- A frame with horizontal dropouts.
- A rear wheel with a threaded hub.
- A single speed cog.
- Remove the shift levers, derailleurs and associated cables & housing.
- Remove the freewheel from the rear wheel.
- Install the track cog on the rear wheel.
- To size the chain, clamp the rear wheel all the way toward the front of the dropouts.
- Size the chain so that it's as short as possible and can still wrap both chainring and cog without binding.
- Slide the rear wheel back in the dropouts until the chain is the correct tension, clamp it and you're done.
- Don't forget to check your chain-line. From the back of the bike, sight along the chain and make sure it is fairly straight. If it's not, move the chainring to the inner/outer position on the crank or stick a spacer behind your cog or re-space and re-dish your rear wheel. If your chain-line is really bad, the chain will fly off when you push hard and you will fall down and go boom. Ouch...
ASIDE - What is the correct chain tension? The chain should be snug without binding at any point during the pedal rotation. Clamp the wheel in place and pedal the bike while running your fingers along the chain. You will feel the chain get tight, then loose, then tight and then loose again. That's because of things like the threads on the hub not being perfectly centered, etc. With a derailleur, this doesn't matter because the cage takes up the slack in the chain. With a fixed gear it's crucial to get it right. If the chain is too loose, it may fly off while you bounce around on a bumpy road or while spinning at really high cadences. If it's too tight, it will bind with each pedal stroke and slow you down. If you have to, err on the side of having it too loose. If it flies off, it's not the end of the world. You can just stop, put it back on and continue your ride.
If you want to get fancy, here are some more things you can do to make your fixed gear bicycle uber cool:
- Remove the outer chainring. This will require that you get some 'single' chainring bolts (which are just shorter than 'double' bolts).
- Since your chain line is probably not perfect, it really is nice to re-space the rear hub in order to line up the cog with the chainring and then re-dish the rear wheel. Go on, it's not that hard or expensive, and it will give you a stronger rear wheel and a drivetrain that will last to boot.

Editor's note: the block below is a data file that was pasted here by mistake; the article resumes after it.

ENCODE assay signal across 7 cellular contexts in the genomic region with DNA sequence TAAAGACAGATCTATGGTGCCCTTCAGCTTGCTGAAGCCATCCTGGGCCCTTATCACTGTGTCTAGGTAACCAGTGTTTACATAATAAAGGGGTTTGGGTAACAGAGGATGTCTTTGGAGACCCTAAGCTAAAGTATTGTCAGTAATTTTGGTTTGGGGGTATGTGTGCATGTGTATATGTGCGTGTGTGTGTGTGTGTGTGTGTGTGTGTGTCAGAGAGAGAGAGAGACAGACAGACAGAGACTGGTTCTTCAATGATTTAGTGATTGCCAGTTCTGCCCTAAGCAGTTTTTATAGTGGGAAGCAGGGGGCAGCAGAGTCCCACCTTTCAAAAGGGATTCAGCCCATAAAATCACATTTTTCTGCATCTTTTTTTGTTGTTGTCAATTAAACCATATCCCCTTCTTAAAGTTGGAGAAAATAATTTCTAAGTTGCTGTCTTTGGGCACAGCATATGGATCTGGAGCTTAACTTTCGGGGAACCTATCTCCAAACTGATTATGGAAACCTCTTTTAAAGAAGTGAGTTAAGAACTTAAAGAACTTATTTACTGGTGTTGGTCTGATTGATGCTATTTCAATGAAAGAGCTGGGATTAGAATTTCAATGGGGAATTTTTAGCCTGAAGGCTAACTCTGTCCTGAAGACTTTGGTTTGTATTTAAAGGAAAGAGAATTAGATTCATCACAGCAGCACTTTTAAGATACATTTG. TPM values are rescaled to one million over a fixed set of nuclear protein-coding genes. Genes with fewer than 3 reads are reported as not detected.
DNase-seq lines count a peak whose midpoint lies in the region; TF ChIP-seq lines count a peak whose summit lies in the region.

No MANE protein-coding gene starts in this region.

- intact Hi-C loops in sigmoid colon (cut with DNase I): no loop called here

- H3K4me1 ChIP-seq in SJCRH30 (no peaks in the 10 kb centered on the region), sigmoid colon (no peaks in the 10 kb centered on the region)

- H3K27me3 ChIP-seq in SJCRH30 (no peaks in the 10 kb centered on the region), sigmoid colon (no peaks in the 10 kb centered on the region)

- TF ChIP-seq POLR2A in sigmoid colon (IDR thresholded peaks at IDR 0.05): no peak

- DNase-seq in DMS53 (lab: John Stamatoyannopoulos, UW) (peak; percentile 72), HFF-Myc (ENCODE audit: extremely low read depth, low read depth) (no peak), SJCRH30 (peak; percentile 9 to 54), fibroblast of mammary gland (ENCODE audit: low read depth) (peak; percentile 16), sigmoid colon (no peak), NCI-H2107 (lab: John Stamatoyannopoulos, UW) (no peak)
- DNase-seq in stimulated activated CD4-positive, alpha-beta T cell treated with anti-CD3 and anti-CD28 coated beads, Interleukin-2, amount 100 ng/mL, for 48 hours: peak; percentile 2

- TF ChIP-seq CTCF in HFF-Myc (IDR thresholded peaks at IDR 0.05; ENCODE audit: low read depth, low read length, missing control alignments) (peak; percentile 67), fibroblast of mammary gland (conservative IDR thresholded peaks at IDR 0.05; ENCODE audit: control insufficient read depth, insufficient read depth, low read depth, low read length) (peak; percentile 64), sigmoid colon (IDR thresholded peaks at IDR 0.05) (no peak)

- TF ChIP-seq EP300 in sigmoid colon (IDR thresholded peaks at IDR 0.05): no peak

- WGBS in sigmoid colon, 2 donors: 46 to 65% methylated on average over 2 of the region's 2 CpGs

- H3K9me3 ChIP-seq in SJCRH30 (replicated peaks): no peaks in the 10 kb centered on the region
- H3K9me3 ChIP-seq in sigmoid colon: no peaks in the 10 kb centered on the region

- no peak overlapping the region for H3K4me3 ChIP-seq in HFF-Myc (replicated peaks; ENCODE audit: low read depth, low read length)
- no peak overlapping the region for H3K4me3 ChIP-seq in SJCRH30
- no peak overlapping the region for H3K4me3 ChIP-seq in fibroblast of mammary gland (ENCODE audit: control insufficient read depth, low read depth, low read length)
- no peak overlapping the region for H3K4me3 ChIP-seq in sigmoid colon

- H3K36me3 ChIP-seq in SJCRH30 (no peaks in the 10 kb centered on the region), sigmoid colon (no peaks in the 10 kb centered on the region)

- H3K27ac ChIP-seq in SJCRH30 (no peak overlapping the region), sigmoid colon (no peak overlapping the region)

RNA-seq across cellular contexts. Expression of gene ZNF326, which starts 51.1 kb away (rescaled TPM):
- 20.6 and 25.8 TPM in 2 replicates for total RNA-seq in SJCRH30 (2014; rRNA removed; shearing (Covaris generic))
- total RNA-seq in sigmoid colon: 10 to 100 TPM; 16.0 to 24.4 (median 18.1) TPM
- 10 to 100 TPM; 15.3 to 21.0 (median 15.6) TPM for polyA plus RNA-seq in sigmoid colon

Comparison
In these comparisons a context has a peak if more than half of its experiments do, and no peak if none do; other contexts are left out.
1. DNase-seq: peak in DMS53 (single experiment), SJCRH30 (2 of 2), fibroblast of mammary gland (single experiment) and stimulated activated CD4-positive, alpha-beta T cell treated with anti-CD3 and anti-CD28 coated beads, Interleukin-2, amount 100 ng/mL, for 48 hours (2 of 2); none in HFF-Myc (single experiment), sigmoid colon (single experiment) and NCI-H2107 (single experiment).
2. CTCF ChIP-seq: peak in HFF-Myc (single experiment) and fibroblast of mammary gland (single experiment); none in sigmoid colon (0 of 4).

- Gee, did I say 'things'...? Well that's it. There isn't anything else to do. That's the beauty of a fixed gear, it's so damn simple!
- Since this bike will get used (by most of us) primarily in the winter, I might suggest getting some fenders as well. Shoot, the bike is so light already, fenders will hardly get noticed.
Q: Martin, I've seen movies of NY messengers where they don't have any brakes on their fixed gear bicycles, can I take those off too...?
A: NO! Leave both of your brakes on and make sure they are well adjusted. A fixed gear bike is not always like a true track bike in that there is usually not a reverse-thread lockring holding your rear cog onto the hub. In the event you have a real panic stop, it's entirely possible that your cog will spin right off your wheel and without brakes, you'd be helpless. Plus, unless you have mastered the skid technique of scrubbing off speed you will need brakes.
MORE ABOUT BRAKES
Q: But Martin, I've seen messengers in Seattle ride around with only the front brake, surely that must be OK...?
A: NO! See above tip. If you ever have to do a panic stop with only your front brake and don't have mad skillz, you're guaranteed to endo or push out your front wheel as it looses traction. Think of all the embarrassment you will save yourself by just keeping that second brake ON YOUR BIKE.
Q: Won't all the messengers think I'm a dork for using brakes?